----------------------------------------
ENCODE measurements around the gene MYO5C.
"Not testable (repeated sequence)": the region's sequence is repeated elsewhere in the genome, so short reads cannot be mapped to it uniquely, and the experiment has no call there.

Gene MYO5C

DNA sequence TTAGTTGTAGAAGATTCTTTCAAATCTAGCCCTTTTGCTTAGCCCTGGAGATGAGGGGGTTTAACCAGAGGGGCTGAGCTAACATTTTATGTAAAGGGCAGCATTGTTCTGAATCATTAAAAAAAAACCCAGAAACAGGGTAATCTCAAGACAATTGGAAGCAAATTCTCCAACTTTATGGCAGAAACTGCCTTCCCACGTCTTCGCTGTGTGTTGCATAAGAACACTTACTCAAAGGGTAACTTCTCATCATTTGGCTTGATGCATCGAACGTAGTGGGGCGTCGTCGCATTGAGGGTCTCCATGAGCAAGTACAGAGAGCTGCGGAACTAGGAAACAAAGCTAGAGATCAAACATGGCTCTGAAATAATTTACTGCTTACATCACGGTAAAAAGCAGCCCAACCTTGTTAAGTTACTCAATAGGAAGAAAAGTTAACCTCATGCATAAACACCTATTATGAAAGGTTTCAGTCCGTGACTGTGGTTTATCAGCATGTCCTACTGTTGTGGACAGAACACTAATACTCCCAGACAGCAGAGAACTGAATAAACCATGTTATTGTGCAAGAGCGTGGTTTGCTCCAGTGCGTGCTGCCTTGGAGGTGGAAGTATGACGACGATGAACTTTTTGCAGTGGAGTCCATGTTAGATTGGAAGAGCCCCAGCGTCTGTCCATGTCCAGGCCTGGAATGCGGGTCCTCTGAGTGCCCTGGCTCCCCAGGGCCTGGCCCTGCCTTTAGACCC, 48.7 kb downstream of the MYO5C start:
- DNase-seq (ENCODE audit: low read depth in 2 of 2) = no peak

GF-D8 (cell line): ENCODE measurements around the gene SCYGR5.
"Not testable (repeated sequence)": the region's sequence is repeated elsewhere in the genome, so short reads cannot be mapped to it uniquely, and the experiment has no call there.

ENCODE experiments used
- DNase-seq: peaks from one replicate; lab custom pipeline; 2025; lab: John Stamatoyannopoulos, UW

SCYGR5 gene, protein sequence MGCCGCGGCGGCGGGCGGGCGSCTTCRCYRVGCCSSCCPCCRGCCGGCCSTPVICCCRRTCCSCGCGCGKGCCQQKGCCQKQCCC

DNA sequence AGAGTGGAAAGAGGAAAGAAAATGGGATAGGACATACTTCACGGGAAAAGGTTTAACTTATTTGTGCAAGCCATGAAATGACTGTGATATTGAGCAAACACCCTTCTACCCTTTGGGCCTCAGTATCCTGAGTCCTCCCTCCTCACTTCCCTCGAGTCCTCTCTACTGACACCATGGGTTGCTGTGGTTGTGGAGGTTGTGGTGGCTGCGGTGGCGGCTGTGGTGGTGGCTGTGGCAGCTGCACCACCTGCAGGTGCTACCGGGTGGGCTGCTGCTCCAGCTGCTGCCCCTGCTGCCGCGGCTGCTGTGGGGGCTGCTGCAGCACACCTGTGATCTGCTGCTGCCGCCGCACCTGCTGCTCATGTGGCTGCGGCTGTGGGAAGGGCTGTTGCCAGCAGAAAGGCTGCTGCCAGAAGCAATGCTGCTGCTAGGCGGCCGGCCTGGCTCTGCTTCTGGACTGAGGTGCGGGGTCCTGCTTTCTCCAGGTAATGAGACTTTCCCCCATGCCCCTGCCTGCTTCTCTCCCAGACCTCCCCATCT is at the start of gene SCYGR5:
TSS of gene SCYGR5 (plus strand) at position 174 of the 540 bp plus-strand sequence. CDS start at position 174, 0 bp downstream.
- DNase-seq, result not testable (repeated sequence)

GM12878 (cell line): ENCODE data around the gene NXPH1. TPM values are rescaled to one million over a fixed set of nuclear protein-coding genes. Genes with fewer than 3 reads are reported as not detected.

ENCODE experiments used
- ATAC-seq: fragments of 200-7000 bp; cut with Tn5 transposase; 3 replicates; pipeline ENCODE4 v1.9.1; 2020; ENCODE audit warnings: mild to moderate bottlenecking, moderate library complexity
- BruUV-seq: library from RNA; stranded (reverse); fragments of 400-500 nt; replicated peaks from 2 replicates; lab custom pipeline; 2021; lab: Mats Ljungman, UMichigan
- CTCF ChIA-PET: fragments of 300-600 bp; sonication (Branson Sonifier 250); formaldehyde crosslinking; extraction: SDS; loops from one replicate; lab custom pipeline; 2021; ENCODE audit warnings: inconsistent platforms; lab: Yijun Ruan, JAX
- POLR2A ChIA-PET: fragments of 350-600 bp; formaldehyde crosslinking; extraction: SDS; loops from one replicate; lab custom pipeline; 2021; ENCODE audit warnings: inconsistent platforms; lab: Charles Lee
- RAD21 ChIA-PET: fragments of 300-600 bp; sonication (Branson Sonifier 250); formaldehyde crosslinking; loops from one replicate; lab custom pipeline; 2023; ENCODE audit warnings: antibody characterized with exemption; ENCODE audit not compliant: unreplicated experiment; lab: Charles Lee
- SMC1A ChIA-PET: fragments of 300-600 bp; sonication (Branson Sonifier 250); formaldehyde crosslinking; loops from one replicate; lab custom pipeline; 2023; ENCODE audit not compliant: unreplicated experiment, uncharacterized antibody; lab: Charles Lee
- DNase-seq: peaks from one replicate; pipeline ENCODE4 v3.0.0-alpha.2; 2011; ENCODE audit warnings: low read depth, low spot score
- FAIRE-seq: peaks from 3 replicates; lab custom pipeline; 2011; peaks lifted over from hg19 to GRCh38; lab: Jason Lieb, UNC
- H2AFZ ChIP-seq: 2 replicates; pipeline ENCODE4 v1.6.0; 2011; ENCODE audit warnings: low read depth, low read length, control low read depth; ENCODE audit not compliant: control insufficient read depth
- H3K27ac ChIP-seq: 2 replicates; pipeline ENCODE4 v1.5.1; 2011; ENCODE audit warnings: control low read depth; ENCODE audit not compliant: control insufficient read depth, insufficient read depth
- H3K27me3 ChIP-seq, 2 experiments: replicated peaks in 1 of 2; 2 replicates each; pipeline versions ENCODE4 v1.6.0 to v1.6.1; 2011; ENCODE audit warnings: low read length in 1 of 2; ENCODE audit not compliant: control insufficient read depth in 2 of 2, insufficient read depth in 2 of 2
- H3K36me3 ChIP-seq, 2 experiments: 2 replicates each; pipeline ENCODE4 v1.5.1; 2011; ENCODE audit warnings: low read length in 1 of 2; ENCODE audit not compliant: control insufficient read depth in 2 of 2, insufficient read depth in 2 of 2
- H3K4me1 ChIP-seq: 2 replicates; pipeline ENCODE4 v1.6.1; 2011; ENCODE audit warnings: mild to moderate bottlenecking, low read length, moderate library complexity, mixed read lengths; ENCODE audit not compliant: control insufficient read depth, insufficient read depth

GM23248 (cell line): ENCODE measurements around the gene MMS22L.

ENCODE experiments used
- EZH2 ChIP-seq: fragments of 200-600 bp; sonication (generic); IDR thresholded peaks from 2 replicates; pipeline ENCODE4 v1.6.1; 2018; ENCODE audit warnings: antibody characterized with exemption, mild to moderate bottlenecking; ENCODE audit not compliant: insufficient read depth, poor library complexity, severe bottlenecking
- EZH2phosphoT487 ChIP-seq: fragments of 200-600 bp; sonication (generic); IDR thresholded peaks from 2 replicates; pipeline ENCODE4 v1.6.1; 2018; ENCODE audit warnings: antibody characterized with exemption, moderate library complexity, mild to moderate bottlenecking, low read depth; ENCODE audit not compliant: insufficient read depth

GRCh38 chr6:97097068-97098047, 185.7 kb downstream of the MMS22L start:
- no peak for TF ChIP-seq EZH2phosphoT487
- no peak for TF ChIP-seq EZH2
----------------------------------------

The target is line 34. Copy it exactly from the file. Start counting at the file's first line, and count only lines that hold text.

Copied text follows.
- no peak for TF ChIP-seq EZH2phosphoT487